Anyone with any investment in education should be intimately familiar with this state of affairs; across the land, arts classes are being eliminated in favor of more math and science, the only disciplines that supposedly matter. And why do they matter? Because they’re profitable! And how can we save some semblance of the arts? Why, by showing that they, too, are profitable! They help people do even better math and science! Thus, the arts will become the slave of a slave. And this is how capitalism replaces all alternative values with its single driving obsession—that people who already have money make even more money.
12.19.14 at 9:25 am ·
I reviewed this at Amazon
The problem here is not that science should enquire into things like creativity but that every time scientists attempt a ‘hard problem’ they produce fake results. Look at evolutionary darwinism.
FREED AT LAST from the limits imposed by religion, science has extended its ambitions beyond the debunking of Christian dogma. It has now turned its attention to another old competitor, the secular world of the humanities and the arts. This second front in the American culture war has its roots in the decades just after the Enlightenment era, especially in the quickly matured world of post-Enlightenment scientism led by “Darwin’s bulldog,” Thomas H. Huxley. It was Huxley who first sought to describe human mental characteristics, including emotions and social organization, as neurological aspects of evolution.
The recent works I will look at all contend in one way or another that now that science has finished with the last vestiges of religious thought and answered its last objection to the scientific worldview (“why is there something rather than nothing?”), they are free to investigate the artists and all of their delusions about human consciousness and the human capacity for creativity. After all, science contends, art has its own gospel of revelation—the quasi-spiritual experience of “inspiration”—and its own messiah: the genius.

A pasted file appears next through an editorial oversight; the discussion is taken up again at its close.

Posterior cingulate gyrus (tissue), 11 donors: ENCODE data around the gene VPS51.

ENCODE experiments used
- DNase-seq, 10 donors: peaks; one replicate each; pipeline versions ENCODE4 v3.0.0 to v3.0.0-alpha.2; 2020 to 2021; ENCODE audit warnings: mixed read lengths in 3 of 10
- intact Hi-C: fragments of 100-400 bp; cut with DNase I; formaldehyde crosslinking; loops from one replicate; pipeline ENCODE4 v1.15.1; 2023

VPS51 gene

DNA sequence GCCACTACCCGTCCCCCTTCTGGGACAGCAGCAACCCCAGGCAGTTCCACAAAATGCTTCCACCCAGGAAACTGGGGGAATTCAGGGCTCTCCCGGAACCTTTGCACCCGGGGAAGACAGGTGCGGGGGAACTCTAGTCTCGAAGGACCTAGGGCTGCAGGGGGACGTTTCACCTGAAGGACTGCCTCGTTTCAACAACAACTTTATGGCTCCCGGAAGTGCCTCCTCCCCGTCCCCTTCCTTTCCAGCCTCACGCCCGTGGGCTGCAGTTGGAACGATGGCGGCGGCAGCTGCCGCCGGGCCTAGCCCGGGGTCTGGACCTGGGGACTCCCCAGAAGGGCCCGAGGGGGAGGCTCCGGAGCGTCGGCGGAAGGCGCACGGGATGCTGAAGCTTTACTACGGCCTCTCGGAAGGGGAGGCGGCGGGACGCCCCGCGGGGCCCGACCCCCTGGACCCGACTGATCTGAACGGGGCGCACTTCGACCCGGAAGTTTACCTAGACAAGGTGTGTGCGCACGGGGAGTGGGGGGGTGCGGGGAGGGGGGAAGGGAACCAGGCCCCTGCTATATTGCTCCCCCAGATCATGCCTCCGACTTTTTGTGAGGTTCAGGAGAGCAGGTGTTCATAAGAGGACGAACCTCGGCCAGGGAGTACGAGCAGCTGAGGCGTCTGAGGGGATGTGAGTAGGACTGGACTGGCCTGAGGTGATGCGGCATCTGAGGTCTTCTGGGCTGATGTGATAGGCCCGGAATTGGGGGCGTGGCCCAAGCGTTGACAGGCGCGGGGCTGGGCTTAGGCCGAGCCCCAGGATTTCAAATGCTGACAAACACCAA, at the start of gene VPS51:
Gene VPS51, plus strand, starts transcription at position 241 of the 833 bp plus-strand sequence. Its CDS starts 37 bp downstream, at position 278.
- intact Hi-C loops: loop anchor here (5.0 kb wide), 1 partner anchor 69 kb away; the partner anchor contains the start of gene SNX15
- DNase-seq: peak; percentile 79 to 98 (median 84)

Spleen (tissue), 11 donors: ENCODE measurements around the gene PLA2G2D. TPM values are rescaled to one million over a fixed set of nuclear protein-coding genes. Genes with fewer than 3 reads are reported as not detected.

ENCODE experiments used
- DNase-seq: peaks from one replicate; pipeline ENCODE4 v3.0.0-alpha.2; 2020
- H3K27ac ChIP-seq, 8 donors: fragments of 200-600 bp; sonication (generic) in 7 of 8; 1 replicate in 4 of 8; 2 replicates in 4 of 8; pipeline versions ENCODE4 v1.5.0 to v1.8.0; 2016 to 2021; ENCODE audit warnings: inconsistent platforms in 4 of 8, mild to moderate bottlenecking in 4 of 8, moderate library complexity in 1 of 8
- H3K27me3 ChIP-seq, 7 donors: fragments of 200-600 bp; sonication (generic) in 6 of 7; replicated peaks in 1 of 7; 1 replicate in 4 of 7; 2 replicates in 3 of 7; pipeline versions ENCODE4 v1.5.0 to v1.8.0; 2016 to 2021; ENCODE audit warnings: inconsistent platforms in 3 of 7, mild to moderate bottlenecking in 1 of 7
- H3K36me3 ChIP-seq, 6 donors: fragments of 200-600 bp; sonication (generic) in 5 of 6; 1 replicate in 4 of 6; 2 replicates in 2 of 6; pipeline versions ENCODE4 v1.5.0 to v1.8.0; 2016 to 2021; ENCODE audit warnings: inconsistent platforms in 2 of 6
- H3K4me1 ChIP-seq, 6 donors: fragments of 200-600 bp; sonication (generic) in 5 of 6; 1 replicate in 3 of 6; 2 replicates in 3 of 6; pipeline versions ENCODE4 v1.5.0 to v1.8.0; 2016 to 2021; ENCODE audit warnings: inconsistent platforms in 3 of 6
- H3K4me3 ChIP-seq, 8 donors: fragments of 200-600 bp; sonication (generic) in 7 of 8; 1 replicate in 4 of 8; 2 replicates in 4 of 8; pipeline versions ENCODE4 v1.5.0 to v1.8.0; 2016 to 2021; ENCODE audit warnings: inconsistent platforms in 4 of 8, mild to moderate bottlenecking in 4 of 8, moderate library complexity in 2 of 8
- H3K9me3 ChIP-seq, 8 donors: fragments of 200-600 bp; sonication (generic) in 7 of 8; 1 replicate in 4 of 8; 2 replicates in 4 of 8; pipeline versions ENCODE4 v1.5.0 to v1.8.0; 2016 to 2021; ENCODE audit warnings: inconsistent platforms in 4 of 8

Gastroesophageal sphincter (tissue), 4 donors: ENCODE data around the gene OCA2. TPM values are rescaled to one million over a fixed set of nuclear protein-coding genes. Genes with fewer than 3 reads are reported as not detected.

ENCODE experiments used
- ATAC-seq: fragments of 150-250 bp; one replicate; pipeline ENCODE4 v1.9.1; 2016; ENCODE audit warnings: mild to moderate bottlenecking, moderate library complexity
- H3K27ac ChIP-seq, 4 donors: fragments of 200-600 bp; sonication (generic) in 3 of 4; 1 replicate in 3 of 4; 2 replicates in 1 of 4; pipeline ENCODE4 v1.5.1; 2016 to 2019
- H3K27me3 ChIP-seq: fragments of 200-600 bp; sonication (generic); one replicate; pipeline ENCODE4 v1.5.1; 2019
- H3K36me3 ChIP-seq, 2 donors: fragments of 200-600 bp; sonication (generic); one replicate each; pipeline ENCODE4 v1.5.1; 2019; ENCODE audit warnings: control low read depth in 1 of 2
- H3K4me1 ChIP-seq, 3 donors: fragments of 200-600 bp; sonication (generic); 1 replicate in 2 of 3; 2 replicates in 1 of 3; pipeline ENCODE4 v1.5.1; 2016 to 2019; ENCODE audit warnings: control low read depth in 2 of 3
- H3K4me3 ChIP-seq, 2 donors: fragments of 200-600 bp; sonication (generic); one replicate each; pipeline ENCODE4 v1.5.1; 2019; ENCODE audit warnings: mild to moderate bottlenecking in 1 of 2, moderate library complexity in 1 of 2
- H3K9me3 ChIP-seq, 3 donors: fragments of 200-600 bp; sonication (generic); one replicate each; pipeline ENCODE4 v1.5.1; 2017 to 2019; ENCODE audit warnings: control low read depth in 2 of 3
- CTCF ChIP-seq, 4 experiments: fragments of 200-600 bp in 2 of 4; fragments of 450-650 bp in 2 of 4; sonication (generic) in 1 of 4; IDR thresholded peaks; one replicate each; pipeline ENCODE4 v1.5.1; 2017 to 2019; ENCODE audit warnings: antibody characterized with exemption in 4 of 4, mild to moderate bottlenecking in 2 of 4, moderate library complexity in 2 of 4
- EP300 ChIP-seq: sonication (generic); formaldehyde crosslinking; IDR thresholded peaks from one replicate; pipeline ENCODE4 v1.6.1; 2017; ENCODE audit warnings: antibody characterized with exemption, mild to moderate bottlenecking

Steven Pinker claims in his widely cited book How the Mind Works that the mind is a “biologically selected neural computer.” He writes:
I want to convince you that our minds are not animated by some godly vapor or single wonder principle. The mind, like the Apollo spacecraft, is designed to solve many engineering problems, and thus is packed with high-tech systems each contrived to overcome its own obstacles.
And this is just prelude to his later conclusion that art is a “biologically frivolous and vain” activity interested only in critical obscurantism, social status, and the tickling of the brain’s dopamine reward system (like cheesecake).
The idea that creativity is a problem for scientists, not poets, is frequently made in the New York Times “Science Times.” There we find the (often droll) attempt to mechanize consciousness and creativity by laying out its relation to areas of the brain and to chemicals, especially neurotransmitters. Of particular interest at the moment is the neuroscience of creativity. Some scientists now claim to know what parts of the brain are responsible for it, and, using fMRI technology, they can even show it to us in the very act of creation, the brain in genius mode, all lit up like a conch shell with a little Christmas light inside.
12.16.14 at 6:17 pm